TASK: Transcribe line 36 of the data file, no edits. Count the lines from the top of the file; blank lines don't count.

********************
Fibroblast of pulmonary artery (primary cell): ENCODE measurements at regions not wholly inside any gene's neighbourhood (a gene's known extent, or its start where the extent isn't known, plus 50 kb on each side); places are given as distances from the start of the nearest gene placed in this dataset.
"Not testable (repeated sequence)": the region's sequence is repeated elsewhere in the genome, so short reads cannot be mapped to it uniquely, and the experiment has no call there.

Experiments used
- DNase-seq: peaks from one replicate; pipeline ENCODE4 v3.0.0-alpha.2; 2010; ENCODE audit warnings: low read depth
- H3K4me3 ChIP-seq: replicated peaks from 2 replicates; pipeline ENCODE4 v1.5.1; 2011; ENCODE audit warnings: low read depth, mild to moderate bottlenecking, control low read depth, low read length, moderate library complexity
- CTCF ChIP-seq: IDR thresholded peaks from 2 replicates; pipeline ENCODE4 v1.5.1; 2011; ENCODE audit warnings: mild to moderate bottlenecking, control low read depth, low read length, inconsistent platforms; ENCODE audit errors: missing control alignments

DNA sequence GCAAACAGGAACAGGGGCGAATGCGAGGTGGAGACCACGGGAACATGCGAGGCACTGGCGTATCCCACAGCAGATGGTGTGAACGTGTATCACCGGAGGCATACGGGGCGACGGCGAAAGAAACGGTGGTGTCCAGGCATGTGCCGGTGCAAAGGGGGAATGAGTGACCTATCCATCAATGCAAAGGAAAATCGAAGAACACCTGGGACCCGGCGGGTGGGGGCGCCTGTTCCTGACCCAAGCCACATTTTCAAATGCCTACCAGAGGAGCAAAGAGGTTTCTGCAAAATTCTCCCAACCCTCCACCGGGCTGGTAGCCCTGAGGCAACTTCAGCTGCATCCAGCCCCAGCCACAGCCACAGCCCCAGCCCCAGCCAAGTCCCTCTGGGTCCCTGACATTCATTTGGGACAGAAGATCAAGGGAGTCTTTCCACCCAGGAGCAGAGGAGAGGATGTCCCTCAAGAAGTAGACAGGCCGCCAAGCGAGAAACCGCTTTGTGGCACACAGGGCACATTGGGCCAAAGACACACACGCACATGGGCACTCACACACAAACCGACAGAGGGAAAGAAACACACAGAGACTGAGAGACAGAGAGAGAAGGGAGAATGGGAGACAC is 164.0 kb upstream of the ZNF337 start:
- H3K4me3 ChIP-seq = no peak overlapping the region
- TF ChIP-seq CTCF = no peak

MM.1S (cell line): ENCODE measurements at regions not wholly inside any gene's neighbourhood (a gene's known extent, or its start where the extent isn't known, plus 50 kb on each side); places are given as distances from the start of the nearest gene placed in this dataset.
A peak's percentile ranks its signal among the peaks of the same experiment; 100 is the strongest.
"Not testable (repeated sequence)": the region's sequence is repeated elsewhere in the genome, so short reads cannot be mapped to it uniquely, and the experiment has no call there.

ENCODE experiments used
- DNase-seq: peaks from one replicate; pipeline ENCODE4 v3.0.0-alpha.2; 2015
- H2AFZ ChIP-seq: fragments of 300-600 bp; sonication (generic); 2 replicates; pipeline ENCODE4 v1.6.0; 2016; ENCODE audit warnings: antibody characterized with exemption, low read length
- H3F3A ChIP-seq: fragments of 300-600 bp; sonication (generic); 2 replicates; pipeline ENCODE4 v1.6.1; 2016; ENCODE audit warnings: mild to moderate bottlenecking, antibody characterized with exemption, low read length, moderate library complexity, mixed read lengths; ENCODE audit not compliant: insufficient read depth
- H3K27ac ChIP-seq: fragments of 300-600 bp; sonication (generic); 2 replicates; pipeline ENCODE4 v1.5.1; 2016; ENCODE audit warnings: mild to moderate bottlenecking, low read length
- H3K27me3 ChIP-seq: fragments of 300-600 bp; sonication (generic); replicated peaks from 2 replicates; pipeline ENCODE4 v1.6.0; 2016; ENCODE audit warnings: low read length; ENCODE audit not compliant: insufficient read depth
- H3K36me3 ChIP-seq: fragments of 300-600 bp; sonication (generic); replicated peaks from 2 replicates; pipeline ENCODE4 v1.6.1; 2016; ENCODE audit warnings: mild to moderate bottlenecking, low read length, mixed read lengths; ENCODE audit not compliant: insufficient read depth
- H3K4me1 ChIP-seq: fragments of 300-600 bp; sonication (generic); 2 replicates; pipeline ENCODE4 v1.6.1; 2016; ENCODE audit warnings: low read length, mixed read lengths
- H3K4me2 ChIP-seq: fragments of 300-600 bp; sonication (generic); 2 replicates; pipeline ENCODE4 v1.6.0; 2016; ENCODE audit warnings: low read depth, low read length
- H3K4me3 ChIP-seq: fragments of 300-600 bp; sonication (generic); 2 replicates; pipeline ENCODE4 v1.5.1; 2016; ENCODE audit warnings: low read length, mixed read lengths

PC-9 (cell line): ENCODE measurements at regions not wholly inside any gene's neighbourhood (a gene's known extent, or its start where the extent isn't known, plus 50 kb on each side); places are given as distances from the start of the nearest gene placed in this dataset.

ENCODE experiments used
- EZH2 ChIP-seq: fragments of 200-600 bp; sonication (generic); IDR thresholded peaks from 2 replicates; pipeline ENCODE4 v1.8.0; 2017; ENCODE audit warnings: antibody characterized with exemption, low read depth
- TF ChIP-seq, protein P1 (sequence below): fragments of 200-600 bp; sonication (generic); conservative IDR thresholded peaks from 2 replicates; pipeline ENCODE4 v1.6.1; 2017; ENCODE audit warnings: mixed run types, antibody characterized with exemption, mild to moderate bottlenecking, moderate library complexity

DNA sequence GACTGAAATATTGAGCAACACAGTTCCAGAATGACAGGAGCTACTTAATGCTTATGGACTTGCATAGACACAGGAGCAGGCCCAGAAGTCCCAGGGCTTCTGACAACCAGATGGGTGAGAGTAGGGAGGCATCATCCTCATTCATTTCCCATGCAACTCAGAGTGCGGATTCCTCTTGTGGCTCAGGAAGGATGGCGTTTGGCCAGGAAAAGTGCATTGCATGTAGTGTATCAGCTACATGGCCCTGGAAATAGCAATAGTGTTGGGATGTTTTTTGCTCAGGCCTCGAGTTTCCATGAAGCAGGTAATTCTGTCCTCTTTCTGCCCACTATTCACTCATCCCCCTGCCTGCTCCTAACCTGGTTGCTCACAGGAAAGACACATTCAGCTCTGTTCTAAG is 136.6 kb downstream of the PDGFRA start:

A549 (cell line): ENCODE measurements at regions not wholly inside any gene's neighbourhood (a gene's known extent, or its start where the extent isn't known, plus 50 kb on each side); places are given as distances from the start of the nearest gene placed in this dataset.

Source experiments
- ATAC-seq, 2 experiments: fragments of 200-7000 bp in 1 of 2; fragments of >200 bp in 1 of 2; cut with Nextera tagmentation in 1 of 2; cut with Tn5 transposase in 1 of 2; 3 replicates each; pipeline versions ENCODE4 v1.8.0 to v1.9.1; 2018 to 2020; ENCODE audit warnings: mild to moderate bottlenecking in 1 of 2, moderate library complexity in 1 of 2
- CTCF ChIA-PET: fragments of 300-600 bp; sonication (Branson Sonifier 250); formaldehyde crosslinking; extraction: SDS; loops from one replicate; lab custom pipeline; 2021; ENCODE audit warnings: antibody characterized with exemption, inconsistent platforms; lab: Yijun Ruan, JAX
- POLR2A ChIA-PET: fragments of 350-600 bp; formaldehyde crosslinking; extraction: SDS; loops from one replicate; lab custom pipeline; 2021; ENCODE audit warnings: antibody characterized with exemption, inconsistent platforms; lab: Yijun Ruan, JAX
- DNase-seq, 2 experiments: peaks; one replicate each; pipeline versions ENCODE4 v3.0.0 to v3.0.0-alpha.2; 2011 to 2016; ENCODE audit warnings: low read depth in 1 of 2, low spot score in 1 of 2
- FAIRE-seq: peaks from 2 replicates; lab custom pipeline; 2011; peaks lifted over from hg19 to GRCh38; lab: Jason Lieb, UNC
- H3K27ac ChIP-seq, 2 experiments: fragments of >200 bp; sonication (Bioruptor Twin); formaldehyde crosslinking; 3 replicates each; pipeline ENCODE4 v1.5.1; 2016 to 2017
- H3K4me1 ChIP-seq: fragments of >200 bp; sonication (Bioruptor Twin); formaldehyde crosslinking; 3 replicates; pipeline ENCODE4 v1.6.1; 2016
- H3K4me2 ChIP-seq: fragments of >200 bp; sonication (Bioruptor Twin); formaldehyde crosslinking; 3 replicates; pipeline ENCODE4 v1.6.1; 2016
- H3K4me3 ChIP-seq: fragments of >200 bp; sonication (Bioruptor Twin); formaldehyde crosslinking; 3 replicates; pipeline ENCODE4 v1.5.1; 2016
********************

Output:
- H3K4me1 ChIP-seq: fragments of >200 bp; sonication (Bioruptor Twin); formaldehyde crosslinking; 3 replicates; pipeline ENCODE4 v1.6.1; 2016